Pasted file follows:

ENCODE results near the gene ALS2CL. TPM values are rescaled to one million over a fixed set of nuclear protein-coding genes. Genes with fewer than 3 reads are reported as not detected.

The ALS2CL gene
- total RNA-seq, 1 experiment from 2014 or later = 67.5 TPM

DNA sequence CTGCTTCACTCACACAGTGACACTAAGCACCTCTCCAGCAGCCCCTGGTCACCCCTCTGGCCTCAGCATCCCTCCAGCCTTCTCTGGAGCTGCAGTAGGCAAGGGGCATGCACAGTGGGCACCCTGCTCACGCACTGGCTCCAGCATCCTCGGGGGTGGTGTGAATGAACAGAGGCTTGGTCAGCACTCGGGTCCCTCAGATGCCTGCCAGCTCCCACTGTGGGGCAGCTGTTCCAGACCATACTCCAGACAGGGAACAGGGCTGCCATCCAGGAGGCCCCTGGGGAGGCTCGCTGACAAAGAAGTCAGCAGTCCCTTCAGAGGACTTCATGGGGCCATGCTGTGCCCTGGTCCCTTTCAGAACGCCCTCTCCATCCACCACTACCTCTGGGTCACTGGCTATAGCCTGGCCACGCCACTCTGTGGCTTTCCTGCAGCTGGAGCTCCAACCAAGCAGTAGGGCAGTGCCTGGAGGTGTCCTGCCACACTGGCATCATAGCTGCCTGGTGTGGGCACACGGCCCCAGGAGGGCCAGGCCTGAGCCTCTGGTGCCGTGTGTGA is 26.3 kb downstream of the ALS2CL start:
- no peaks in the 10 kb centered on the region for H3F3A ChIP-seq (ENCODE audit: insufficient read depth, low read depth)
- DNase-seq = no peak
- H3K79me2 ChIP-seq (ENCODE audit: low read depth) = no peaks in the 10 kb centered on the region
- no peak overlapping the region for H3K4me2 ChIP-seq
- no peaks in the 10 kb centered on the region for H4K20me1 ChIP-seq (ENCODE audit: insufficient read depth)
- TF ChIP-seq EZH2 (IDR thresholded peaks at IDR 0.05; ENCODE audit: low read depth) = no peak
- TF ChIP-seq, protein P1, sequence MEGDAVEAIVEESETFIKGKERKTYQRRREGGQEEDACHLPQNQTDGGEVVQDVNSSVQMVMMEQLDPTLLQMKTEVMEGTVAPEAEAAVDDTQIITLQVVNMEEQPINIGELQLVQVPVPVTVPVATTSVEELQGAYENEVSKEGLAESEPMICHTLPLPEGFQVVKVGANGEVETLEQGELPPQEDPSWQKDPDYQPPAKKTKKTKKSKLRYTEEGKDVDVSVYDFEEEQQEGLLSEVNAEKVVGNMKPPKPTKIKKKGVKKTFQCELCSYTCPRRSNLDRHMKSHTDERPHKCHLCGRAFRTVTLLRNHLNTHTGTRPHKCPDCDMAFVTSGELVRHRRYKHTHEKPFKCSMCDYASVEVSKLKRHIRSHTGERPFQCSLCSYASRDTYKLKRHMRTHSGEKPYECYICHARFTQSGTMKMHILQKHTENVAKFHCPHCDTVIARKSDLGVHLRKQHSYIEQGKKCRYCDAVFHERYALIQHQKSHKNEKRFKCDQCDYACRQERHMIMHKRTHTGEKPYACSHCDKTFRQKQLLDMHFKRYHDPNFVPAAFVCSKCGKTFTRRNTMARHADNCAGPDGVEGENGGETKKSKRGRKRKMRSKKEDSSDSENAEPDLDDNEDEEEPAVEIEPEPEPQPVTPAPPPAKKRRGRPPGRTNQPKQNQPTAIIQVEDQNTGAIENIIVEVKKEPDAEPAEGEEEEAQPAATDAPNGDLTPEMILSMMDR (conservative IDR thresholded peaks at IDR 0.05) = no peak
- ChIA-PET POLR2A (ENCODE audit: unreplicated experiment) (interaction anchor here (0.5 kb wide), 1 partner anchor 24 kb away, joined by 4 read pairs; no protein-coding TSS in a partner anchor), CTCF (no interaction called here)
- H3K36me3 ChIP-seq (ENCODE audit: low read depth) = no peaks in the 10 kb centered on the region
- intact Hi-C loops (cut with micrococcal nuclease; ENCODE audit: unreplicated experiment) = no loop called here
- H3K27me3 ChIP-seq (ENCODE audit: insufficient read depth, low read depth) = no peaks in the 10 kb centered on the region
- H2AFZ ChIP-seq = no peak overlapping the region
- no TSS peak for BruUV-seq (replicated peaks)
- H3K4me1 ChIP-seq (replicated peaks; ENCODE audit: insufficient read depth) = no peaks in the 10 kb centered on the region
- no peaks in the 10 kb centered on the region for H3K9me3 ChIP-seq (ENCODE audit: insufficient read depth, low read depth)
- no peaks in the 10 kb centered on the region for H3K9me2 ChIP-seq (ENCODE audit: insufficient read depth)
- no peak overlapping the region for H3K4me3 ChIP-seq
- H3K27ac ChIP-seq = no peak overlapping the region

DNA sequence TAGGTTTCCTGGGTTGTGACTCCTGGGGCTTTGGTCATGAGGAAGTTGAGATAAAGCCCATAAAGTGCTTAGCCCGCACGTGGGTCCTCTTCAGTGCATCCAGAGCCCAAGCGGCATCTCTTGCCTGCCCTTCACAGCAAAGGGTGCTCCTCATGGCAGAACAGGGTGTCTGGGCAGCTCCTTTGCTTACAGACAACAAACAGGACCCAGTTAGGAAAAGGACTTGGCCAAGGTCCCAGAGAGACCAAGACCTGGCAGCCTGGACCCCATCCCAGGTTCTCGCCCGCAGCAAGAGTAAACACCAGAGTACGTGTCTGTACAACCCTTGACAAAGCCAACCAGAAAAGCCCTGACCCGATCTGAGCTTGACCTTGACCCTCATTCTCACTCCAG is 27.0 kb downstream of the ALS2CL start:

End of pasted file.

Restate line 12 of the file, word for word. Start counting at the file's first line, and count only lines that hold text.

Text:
- ChIA-PET POLR2A (ENCODE audit: unreplicated experiment) (interaction anchor here (0.5 kb wide), 1 partner anchor 24 kb away, joined by 4 read pairs; no protein-coding TSS in a partner anchor), CTCF (no interaction called here)